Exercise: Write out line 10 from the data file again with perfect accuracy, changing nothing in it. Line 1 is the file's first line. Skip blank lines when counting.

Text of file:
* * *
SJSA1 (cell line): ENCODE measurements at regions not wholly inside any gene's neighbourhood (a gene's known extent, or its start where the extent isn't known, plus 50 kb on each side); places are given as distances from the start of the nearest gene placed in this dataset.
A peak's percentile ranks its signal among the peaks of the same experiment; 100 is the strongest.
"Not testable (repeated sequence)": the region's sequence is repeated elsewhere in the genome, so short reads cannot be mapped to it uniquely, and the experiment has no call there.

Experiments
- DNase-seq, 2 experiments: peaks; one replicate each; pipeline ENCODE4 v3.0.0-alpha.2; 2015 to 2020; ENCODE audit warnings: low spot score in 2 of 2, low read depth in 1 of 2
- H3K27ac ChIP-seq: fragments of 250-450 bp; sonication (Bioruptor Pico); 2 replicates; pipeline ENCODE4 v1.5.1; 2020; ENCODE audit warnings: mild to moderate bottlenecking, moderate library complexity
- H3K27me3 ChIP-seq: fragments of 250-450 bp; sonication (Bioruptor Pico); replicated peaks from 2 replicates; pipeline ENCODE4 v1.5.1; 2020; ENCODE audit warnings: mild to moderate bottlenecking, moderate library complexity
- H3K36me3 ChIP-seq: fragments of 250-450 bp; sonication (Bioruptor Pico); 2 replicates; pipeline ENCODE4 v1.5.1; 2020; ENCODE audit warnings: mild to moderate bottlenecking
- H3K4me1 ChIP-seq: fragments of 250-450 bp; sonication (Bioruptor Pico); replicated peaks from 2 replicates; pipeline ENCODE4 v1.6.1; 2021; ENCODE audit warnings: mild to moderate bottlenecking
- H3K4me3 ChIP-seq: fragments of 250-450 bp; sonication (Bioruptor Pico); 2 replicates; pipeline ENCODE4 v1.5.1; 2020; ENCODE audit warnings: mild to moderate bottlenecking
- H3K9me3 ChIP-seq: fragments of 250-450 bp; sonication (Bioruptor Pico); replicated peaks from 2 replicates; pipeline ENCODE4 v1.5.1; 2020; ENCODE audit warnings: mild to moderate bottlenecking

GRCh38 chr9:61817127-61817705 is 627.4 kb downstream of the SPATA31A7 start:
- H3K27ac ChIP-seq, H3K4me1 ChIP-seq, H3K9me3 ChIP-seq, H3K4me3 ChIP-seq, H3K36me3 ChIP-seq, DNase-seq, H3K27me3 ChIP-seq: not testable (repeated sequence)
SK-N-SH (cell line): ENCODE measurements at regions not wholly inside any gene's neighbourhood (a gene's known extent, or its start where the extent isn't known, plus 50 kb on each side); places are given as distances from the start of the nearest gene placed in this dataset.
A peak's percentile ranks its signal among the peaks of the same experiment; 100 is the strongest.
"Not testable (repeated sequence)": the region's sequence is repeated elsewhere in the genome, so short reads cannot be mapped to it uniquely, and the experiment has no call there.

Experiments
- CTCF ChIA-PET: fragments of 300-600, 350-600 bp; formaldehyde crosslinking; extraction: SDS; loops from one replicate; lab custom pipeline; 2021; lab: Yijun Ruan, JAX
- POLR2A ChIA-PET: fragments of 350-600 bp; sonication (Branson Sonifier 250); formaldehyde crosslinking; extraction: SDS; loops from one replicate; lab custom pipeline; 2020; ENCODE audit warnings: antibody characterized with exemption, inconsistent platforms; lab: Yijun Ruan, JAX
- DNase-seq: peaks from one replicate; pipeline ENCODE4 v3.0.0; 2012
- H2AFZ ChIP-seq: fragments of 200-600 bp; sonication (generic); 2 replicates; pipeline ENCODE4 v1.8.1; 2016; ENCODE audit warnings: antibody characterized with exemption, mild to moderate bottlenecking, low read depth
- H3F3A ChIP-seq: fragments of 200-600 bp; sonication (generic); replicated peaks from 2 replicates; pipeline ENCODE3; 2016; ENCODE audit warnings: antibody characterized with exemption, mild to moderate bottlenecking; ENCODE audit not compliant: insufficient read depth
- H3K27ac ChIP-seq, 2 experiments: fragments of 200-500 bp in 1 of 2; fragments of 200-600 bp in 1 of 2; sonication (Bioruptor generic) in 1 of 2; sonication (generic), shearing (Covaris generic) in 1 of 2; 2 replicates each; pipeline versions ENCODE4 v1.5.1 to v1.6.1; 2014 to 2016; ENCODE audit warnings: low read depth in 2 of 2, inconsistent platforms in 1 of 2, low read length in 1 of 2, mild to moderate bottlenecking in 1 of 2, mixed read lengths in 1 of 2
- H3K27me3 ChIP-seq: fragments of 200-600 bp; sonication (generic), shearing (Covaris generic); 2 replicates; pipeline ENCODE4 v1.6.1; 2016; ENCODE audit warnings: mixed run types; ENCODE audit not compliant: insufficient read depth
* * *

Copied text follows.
- H3K4me3 ChIP-seq: fragments of 250-450 bp; sonication (Bioruptor Pico); 2 replicates; pipeline ENCODE4 v1.5.1; 2020; ENCODE audit warnings: mild to moderate bottlenecking